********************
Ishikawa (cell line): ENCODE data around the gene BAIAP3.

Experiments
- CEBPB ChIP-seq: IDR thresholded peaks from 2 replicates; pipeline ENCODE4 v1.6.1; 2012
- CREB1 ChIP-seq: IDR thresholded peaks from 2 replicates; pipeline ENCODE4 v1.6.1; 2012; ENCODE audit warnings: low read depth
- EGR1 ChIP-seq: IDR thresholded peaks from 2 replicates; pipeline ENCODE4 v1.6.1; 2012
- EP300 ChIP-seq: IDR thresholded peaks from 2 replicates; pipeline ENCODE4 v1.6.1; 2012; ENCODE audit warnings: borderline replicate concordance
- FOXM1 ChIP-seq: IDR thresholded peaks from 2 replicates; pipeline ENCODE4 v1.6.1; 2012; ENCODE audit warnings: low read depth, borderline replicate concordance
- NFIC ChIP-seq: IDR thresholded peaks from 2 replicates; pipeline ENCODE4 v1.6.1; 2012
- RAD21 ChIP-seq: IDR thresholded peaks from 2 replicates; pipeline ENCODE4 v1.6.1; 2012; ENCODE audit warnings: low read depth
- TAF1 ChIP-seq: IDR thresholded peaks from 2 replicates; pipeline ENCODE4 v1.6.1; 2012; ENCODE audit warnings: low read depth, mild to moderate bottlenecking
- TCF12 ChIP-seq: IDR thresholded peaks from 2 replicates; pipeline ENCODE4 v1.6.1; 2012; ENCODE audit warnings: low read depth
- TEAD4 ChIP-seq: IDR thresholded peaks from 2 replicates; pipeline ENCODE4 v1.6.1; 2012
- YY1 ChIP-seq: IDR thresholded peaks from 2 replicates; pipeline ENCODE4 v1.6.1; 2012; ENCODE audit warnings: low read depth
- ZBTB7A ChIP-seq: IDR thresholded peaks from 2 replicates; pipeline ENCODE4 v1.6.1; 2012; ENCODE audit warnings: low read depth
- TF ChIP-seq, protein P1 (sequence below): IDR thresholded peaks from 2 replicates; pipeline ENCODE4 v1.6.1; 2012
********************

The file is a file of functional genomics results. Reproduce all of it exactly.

Ishikawa (cell line): ENCODE data around the gene BAIAP3.

Experiments
- CEBPB ChIP-seq: IDR thresholded peaks from 2 replicates; pipeline ENCODE4 v1.6.1; 2012
- CREB1 ChIP-seq: IDR thresholded peaks from 2 replicates; pipeline ENCODE4 v1.6.1; 2012; ENCODE audit warnings: low read depth
- EGR1 ChIP-seq: IDR thresholded peaks from 2 replicates; pipeline ENCODE4 v1.6.1; 2012
- EP300 ChIP-seq: IDR thresholded peaks from 2 replicates; pipeline ENCODE4 v1.6.1; 2012; ENCODE audit warnings: borderline replicate concordance
- FOXM1 ChIP-seq: IDR thresholded peaks from 2 replicates; pipeline ENCODE4 v1.6.1; 2012; ENCODE audit warnings: low read depth, borderline replicate concordance
- NFIC ChIP-seq: IDR thresholded peaks from 2 replicates; pipeline ENCODE4 v1.6.1; 2012
- RAD21 ChIP-seq: IDR thresholded peaks from 2 replicates; pipeline ENCODE4 v1.6.1; 2012; ENCODE audit warnings: low read depth
- TAF1 ChIP-seq: IDR thresholded peaks from 2 replicates; pipeline ENCODE4 v1.6.1; 2012; ENCODE audit warnings: low read depth, mild to moderate bottlenecking
- TCF12 ChIP-seq: IDR thresholded peaks from 2 replicates; pipeline ENCODE4 v1.6.1; 2012; ENCODE audit warnings: low read depth
- TEAD4 ChIP-seq: IDR thresholded peaks from 2 replicates; pipeline ENCODE4 v1.6.1; 2012
- YY1 ChIP-seq: IDR thresholded peaks from 2 replicates; pipeline ENCODE4 v1.6.1; 2012; ENCODE audit warnings: low read depth
- ZBTB7A ChIP-seq: IDR thresholded peaks from 2 replicates; pipeline ENCODE4 v1.6.1; 2012; ENCODE audit warnings: low read depth
- TF ChIP-seq, protein P1 (sequence below): IDR thresholded peaks from 2 replicates; pipeline ENCODE4 v1.6.1; 2012